Homemade Dog Biscuit Recipe

Written by J.B. Shepard, award winning pet photographer and founder of the Puptrait Studio.

This easy to follow homemade dog treat recipe uses easy to find ingredients is absolutely loaded with vitamins, protein and minerals.

Dogs go absolutely nuts for these dog biscuits. Best of all, these dog treats are fairly cheap to make and this dog biscuit recipe only uses common ingredients that you probably already have in your kitchen or can be found at most grocery stores (we’ve also included links to where ingredients can be found online for your convenience).

Easy-to-follow recipe for homemade dog biscuits

Before we go any further, I just want to take a second to stress how easy this recipe is to follow.

I am by no means a baker or a chef. I can barely make cookies and even then, only with the help of a recipe. But dog biscuits are a different story. It is extremely difficult to screw this recipe up. And not for nothing, dogs by and large are generally not the pickiest of eaters. So, even if your biscuits do not come out perfect, your pups will still be thankful that you made them treats. And, once you get in the habit of making your own biscuits it can help you save a boatload of money on treats.

These biscuits are what I feed my own pups as treats

A lot of people ask me how I keep George’s coat so shiny and thick. Undoubtedly, his mystery mutt pound puppy pedigree has a lot to do with it, but I think his relatively diverse diet also helps.

Can you even imagine what your health would be like if you ate nothing but the same processed meal every day? For most dogs, that is their life. And, I think most dog owners would agree their pet’s deserve better.

That’s a big part of why I developed this recipe. It’s not the simplest dog biscuit recipe. But by introducing just a few additional easy-to-find ingredients, we are able to provide a little extra nutrition and diet diversity to our dogs.

No supplements needed

You’ll notice in the recipe that it does not call for grinding up vitamins or adding concentrated supplements. And, while you probably wouldn’t want to eat these biscuits, as the flavor is specifically tailored to the refined palate of a dog, these dog treats are safe for human consumption as they are basically just really crunchy, very smelly granola bars.

people safe dog treat ingredients

Made from 100% people safe & common ingredients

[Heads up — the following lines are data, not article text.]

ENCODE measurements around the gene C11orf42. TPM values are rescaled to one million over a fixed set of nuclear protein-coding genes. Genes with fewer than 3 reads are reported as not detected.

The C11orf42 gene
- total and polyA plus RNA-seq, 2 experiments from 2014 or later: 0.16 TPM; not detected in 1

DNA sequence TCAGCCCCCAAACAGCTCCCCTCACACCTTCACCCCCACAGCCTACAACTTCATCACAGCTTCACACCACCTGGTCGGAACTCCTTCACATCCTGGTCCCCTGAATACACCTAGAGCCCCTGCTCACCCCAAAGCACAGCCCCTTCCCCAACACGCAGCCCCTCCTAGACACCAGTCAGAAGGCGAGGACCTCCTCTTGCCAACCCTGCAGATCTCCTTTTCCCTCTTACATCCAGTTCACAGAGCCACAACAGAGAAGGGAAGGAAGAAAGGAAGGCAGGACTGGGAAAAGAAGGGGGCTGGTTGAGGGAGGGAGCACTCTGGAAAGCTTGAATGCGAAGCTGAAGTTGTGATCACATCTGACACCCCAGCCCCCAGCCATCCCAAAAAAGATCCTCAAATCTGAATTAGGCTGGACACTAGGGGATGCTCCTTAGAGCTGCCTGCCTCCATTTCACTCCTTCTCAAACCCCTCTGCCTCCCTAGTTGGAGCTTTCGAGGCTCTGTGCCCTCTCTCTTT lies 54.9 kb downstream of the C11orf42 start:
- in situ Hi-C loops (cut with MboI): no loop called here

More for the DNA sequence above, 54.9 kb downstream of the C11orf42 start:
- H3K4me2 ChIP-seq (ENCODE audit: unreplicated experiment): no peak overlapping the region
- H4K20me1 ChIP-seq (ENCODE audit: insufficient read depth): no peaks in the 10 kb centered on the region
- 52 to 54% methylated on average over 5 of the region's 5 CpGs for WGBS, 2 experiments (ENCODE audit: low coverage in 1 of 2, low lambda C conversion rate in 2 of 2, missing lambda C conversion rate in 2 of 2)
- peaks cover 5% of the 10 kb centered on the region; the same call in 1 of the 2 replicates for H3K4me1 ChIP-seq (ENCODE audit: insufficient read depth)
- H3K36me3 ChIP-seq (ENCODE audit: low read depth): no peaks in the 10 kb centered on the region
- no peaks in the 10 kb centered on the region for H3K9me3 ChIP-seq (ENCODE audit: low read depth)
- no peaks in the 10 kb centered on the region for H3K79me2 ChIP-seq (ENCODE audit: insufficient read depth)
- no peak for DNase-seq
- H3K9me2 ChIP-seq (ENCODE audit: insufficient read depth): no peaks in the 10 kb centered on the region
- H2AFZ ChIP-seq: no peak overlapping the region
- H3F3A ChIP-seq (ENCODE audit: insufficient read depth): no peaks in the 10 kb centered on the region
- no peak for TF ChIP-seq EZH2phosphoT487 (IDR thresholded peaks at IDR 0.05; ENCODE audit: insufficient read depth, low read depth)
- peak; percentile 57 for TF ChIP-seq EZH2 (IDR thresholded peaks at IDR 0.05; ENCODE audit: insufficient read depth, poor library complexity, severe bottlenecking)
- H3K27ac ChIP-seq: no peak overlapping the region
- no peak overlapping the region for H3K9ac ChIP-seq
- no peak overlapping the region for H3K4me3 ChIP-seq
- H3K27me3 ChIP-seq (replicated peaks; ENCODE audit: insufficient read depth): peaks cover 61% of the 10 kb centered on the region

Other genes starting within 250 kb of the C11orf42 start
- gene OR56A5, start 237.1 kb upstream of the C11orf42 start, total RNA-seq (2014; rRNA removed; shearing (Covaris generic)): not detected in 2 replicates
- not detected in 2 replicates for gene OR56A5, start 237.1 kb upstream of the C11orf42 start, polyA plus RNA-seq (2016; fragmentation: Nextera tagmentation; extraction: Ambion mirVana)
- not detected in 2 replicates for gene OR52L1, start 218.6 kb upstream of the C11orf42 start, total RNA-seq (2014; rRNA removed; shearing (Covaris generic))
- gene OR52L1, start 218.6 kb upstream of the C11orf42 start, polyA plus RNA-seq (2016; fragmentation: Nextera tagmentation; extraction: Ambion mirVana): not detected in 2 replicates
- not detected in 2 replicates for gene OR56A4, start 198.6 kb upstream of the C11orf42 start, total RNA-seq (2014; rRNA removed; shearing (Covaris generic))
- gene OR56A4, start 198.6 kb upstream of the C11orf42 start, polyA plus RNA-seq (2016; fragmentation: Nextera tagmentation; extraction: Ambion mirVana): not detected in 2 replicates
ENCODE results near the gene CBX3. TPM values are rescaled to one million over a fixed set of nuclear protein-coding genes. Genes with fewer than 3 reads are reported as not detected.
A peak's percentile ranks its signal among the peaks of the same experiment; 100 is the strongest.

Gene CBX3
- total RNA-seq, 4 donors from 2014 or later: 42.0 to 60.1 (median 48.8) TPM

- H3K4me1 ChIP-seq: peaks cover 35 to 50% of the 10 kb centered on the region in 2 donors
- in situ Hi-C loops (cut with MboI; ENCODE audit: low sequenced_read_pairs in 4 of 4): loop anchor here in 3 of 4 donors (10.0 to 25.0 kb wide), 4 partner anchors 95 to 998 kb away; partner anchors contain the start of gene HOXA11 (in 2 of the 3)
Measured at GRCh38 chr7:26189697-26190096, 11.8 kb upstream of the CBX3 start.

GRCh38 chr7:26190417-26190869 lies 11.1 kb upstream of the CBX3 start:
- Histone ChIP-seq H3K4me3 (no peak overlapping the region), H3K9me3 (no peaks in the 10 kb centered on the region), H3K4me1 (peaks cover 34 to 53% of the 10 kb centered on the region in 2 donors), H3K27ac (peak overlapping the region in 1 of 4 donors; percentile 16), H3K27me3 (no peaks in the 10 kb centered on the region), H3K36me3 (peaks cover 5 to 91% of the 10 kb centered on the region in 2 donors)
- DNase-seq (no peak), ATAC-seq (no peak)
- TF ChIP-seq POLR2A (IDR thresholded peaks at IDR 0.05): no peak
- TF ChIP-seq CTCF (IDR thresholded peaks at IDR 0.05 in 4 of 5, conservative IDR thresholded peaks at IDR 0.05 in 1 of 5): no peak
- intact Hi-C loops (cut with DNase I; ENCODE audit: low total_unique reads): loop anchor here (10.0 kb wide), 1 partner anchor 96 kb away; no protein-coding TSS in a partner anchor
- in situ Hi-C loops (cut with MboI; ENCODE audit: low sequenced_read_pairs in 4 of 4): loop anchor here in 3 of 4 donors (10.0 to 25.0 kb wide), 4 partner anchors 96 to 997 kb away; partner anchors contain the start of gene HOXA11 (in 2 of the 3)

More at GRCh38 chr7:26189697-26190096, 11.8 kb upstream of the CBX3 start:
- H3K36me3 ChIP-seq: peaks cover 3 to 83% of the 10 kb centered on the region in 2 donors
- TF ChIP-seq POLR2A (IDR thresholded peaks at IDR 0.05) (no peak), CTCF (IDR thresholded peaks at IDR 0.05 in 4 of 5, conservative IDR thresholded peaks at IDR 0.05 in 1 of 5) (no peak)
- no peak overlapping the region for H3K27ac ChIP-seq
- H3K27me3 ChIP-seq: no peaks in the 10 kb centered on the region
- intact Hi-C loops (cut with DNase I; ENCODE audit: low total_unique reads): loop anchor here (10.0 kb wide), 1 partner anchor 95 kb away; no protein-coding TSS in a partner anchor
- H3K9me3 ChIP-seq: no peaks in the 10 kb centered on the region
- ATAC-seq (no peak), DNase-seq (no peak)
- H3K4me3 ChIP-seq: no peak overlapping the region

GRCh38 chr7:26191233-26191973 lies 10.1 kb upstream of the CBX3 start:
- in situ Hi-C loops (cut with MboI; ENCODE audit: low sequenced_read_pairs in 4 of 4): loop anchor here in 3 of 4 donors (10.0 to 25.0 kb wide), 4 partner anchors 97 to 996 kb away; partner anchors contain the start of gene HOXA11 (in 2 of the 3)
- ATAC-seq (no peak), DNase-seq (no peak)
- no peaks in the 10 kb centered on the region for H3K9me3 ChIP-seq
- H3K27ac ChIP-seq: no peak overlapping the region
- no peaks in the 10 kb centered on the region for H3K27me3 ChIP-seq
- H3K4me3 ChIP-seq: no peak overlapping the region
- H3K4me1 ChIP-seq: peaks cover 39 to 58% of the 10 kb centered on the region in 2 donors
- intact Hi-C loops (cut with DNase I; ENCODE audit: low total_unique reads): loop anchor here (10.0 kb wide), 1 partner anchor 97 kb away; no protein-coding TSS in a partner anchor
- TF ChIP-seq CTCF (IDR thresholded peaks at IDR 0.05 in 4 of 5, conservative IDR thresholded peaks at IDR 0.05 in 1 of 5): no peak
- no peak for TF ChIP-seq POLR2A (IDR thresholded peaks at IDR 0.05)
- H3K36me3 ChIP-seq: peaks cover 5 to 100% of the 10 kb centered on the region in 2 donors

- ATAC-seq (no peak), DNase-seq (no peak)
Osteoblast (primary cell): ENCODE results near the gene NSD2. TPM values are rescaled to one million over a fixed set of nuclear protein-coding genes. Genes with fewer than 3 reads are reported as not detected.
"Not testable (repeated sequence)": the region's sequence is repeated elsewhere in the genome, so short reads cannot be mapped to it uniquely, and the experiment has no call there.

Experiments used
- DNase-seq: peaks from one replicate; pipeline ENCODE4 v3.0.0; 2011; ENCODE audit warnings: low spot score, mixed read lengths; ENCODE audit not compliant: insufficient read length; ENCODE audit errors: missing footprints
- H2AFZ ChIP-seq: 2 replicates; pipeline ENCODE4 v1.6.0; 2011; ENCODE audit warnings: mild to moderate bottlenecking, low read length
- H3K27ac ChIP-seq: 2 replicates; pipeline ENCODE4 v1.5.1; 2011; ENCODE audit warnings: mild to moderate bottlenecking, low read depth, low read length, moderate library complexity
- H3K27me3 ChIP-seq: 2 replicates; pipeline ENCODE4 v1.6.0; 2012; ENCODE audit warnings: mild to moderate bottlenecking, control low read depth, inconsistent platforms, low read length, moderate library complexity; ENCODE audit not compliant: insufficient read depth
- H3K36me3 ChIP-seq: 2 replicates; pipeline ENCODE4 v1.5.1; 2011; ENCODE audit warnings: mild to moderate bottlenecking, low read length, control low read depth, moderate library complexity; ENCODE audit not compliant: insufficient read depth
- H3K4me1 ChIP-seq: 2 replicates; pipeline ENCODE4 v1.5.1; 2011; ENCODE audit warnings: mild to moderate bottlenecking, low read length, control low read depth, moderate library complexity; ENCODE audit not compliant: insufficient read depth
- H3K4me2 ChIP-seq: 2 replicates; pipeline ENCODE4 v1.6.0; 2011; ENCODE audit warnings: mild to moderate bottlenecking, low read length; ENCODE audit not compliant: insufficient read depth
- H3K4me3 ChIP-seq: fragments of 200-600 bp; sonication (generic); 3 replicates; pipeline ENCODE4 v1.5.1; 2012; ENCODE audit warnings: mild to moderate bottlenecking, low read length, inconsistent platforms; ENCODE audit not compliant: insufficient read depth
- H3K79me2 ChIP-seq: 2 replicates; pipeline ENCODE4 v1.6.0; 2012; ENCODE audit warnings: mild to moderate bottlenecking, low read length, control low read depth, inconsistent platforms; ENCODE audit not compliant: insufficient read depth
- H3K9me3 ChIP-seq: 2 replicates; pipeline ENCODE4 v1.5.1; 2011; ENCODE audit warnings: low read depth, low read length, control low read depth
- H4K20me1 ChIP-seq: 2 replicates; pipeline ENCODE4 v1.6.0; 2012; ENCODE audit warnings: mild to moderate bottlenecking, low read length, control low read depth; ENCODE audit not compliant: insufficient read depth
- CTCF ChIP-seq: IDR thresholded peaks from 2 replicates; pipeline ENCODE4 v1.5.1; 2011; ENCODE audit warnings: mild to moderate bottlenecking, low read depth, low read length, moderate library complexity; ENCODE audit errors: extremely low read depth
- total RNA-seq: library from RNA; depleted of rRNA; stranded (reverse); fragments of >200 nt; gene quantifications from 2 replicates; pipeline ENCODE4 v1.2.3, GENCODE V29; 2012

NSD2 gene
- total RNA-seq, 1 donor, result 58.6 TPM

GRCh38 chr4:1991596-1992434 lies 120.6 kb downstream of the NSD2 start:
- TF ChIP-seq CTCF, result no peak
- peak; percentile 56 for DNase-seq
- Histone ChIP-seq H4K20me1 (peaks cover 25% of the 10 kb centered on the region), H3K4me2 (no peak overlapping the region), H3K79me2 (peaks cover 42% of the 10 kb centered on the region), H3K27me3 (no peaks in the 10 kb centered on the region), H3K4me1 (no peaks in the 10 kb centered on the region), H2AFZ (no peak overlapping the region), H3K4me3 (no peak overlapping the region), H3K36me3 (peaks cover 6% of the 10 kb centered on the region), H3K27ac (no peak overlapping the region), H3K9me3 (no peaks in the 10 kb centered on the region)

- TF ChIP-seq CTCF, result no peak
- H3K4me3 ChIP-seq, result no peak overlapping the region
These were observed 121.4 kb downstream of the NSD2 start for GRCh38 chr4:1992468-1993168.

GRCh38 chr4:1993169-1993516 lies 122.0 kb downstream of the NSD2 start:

You’ll notice that all of the ingredients included below are people safe and relatively common to find in most kitchens. You should be able to find most of the ingredients listed here at your local grocer or you can click on the referral links below to find the ingredients on Amazon.

Homemade Dog Biscuit Ingredients:

For best results I recommend following this recipe to the letter. But if you’re missing an ingredient or two, there is no need to fret. In all honesty, all it takes to make basic dog biscuits is flour, oil, and water. Most of the other ingredients in this recipe are included simply to add a bit of additional flavor and nutritional diversity to the treats. So, you if you want to skip or substitute an ingredient or two, your pups probably wont notice.

2 Cups PB2 Powdered Peanut Butter This powdered peanut butter is made from only 3 ingredients – crushed peanuts, sugar and salt. PB2 is lower in fat, has less calories than normal peanut butter – and unlike some other “healthy” brands, does not contain the deadly to dogs sugar substitute Xylitol. It blends easily into flour, making mixing a breeze. But you can substitute equal amounts of regular peanut butter in a pinch.

2 Cups  Whole Wheat Flour – Do not use baking flour or include any form of baking powder or yeast. Rising doughs is suspected to be linked to bloat in dogs, a serious disease that can be deadly if not treated quickly. Bleached and multi purpose flour will also work in a pinch.

2 Cups Rolled Oats – Oats are whole grain and provide a fantastic base. We will also be using the oats to make our work space less sticky when rolling.